What is legal custody and why is it important?
In my experience, most parents are not thinking of legal custody when they explain that they want custody of their children. I suspect that most people assume that they will always have the authority to make decisions about where their children attend school, what kinds of medical treatment they receive, and where they live. But you do not have the authority to make these decisions just because you are a parent to your children.
Legal custody means that you have the authority and the responsibility to make important decisions about your children’s upbringing. These decisions include:
- Where the children live
- Where the children go to school
- What medications or medical care the children will receive
- What extracurricular activates the children will participate in, including sports and tutoring
- Which religion a child participates in
Legal custody doesn’t affect the amount of time a parent spends with their children, which often feels like the most important part of custody. Legal custody, however, is an extremely important because without it, a parent cannot make critical, big-picture decisions for their children.
Sole vs. Joint Legal Custody
Sole legal custody means that you can make all of the above big-picture decisions for your child without the other parent’s consent. While this may sound like winning the custody case, the court does not generally put itself into the position of choosing between two parents. Instead, the court’s focus is always on what is in the best interests of your children.
A court may grant sole legal custody to one parent if:
- The other parent has committed domestic violence.
- There are safety concerns about the other parent, including substance abuse, child abuse, or child neglect.
- There is risk of abduction of the child.
- There is any other reason that makes the court believe that an order for sole legal custody would be in the best interests of the children.
In contrast, having joint legal custody means that both parents share the right to make decisions for their children. This overlap will require a certain level of cooperation between the parents.
Zones of Parenting Decisions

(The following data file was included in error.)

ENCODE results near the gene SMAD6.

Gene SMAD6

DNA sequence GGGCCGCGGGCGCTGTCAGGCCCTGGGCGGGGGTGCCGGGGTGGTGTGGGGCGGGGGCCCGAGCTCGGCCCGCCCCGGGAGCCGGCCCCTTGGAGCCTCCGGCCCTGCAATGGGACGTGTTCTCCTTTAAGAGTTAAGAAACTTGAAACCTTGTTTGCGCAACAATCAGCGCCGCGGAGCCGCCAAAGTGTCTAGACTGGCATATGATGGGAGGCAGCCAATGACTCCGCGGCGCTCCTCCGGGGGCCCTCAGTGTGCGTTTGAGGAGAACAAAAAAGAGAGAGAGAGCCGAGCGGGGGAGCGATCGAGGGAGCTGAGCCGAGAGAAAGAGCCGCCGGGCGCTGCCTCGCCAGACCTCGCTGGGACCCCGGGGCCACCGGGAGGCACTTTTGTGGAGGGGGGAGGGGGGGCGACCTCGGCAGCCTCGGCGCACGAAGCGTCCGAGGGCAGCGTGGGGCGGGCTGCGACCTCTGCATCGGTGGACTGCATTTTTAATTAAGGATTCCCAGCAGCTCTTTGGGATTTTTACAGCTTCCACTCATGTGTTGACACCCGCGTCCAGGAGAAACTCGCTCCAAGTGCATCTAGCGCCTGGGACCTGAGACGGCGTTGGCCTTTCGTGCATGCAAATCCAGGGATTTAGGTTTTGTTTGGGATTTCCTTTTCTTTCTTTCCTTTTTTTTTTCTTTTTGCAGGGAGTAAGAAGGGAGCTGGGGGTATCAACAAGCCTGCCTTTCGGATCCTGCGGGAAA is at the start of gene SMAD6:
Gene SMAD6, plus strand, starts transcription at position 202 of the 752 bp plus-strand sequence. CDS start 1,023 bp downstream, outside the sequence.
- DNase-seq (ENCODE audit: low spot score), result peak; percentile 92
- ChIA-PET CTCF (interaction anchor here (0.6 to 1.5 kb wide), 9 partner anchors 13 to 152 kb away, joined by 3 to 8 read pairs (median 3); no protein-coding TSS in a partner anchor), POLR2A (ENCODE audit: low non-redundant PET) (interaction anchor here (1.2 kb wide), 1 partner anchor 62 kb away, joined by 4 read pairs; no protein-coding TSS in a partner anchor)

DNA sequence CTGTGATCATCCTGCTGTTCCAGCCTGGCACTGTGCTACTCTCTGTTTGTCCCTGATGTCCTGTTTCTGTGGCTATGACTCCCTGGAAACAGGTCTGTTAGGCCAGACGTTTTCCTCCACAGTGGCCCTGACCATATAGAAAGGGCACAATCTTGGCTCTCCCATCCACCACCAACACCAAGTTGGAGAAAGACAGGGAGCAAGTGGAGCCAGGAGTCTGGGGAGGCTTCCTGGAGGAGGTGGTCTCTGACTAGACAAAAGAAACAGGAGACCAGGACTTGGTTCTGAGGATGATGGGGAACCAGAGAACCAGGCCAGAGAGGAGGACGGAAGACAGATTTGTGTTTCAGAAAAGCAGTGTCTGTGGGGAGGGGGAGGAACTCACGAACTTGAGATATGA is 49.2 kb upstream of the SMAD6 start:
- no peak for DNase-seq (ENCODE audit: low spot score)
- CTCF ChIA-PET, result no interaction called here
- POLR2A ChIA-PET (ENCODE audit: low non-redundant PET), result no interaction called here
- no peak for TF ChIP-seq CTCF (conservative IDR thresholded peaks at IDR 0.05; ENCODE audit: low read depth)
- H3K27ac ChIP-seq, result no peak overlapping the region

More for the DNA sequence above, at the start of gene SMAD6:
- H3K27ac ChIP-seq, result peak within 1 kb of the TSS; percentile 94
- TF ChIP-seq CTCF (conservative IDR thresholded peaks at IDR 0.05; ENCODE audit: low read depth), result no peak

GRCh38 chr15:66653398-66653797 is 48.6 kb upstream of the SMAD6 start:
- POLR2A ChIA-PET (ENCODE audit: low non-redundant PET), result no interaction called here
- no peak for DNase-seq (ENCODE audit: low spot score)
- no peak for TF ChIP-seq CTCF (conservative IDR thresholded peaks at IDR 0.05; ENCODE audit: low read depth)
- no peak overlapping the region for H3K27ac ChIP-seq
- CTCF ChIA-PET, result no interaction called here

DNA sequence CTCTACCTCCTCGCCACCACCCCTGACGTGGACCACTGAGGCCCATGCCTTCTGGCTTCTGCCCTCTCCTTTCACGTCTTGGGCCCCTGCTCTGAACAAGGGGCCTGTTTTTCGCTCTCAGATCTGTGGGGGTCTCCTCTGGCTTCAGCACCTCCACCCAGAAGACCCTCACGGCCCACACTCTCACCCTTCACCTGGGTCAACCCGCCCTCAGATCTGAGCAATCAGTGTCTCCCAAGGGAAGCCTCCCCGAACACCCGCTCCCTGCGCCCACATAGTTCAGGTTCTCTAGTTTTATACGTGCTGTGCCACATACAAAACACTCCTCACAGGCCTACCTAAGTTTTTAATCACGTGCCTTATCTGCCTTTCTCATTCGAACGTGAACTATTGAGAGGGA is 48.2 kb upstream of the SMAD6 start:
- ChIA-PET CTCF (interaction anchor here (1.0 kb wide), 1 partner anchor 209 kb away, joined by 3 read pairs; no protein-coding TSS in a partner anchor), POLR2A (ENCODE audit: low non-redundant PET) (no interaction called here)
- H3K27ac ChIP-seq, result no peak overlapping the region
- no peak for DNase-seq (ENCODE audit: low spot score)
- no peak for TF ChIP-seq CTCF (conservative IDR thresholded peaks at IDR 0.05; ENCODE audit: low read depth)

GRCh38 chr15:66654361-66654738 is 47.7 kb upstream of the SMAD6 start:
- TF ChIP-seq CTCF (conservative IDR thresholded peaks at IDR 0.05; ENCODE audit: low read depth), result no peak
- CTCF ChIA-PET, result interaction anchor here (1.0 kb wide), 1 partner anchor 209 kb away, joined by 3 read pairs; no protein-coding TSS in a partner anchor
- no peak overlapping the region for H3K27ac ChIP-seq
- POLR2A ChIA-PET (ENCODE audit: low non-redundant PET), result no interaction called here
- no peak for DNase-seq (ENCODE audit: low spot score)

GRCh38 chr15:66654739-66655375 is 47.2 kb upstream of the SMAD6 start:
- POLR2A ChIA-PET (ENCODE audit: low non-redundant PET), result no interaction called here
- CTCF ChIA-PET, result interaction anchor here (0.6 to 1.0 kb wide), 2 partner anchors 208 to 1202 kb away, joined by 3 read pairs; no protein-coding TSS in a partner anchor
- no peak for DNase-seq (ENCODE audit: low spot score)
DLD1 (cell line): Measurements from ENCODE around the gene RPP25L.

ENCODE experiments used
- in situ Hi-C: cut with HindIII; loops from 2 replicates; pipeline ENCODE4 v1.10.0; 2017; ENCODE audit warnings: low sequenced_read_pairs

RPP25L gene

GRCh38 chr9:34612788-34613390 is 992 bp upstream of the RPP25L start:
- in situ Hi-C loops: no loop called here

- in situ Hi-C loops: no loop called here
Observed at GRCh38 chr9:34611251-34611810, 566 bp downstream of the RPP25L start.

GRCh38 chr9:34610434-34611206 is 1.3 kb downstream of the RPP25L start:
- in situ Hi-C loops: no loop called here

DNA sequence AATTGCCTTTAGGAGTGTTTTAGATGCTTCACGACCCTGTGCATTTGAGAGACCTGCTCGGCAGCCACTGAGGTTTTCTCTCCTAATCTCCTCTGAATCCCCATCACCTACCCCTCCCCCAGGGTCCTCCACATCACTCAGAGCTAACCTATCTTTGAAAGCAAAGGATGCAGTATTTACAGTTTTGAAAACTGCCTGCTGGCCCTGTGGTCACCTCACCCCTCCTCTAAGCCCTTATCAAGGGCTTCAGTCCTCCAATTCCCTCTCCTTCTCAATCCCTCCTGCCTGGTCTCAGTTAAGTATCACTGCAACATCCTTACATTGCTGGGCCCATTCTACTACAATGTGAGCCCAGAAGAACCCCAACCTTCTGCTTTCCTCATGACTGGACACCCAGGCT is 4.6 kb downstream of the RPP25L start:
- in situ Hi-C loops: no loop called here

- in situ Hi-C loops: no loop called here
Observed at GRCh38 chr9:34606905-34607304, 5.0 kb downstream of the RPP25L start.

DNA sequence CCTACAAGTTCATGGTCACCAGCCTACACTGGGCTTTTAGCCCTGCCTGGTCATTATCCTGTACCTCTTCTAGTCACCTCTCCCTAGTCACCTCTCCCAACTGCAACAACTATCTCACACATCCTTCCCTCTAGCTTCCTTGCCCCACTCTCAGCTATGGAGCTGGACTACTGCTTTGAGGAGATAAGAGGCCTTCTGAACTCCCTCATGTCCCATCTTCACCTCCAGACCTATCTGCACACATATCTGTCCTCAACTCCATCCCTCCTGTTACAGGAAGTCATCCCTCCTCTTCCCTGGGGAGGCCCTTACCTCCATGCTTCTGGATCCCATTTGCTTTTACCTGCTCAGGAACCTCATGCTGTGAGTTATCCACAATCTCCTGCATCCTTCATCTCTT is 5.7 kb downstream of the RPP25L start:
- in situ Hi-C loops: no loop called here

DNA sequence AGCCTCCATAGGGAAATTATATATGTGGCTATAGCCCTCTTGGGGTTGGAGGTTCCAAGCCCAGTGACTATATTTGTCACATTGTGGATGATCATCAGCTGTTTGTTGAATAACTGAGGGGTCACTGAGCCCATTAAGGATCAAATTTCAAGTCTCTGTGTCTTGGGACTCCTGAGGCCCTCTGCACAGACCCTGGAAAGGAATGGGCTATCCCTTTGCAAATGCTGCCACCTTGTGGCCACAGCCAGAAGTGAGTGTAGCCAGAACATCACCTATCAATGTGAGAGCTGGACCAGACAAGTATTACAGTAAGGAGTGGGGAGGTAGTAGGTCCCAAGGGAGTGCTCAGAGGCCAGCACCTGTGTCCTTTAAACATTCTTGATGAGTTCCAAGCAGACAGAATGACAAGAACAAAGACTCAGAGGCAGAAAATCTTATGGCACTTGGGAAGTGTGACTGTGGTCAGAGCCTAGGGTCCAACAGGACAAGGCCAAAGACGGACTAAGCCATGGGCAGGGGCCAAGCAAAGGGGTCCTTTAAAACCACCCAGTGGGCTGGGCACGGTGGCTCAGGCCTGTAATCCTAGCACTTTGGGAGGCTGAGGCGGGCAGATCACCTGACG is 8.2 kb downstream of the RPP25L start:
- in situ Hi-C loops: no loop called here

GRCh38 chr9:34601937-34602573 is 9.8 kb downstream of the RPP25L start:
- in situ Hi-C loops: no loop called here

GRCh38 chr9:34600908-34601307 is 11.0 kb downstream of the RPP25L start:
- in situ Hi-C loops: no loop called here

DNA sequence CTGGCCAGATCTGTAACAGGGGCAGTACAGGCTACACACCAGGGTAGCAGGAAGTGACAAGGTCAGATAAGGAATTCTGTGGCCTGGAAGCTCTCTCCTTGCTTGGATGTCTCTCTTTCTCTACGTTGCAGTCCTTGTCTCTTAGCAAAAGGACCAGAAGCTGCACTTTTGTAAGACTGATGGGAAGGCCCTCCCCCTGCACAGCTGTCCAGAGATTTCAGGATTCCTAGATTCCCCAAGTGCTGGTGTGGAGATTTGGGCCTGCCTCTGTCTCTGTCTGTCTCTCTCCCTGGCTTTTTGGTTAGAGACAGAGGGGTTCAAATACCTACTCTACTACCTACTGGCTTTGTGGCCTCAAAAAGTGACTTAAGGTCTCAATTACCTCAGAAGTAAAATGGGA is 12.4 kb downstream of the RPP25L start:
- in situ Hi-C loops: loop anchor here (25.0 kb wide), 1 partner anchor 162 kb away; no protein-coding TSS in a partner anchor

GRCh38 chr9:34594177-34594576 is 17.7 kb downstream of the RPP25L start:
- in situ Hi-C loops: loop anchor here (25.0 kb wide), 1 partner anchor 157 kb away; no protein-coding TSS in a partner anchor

Sometimes parents (or the judge) know that they won’t ever be able to agree on certain issues. For example, some parents may fear that one parent will act unilaterally and register a child for a certain school without previous agreement. In situations like these, the parents can have a special kind of joint legal custody.
The court can order that one parent has unilateral authority to make decisions without the other parent but only within certain “zones”.
Alternatively, the court can order that the parents must agree on certain issues. If one parent acts unilaterally, they could be subject to civil or criminal penalties.
These zones can include:
- Enrollment in or leaving a particular private or public school or daycare center
- Participation in particular religious activities or institutions
- Beginning or ending of psychiatric, psychological, or other mental health counseling or therapy
- Selection of a doctor, dentist, or other health professional (except in emergency situations)
- Participation in extracurricular activities
- Out-of-country or out-of-state travel
- Any other request
Legal custody is a very important aspect of custody that can be overlooked or misunderstood without the advice of an attorney. At Krueger Family Law, we understand that no two families are the same. We take a flexible approach to reach good solutions for our clients and their families.
If you have questions, you can contact Krueger Family Law to schedule a consultation.